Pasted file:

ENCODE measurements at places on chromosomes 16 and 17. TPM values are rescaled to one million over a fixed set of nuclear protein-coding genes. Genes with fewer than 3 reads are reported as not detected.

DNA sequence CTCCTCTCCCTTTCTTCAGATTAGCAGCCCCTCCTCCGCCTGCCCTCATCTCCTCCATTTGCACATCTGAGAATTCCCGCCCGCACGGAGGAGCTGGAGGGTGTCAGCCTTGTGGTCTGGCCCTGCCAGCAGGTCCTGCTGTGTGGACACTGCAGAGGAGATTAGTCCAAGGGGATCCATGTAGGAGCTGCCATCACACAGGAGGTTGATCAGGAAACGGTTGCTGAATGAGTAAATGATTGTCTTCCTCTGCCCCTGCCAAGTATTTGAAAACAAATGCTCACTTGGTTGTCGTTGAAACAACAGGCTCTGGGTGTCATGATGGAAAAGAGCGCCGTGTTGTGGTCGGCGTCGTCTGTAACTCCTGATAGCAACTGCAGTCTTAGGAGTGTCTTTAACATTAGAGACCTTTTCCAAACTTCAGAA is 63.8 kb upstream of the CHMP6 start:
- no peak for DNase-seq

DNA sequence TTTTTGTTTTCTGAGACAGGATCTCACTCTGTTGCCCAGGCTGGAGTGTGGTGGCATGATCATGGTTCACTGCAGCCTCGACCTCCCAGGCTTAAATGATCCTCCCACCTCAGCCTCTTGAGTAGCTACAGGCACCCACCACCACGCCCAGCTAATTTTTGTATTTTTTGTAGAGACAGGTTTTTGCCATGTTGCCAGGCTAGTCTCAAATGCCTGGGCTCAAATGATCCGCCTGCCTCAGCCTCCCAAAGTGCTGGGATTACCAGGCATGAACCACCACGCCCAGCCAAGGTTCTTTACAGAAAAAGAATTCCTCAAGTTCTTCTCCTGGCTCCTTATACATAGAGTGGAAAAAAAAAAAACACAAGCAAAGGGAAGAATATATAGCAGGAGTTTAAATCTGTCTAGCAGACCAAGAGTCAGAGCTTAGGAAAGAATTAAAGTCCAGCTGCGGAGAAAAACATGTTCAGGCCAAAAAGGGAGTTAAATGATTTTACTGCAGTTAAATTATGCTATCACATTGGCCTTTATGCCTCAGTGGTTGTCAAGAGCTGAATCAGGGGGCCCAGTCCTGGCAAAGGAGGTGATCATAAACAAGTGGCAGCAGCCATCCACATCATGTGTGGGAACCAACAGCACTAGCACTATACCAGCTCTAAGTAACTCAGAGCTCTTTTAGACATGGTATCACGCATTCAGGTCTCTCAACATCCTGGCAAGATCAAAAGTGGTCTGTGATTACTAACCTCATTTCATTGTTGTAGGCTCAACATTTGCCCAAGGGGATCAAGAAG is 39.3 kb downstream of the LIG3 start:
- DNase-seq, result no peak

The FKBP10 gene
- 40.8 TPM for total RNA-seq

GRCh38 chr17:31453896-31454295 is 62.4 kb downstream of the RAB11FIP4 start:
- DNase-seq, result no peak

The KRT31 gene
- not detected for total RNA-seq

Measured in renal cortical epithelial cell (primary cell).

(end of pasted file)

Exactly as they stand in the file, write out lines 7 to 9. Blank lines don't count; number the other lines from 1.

- 40.8 TPM for total RNA-seq

GRCh38 chr17:31453896-31454295 is 62.4 kb downstream of the RAB11FIP4 start:
- DNase-seq, result no peak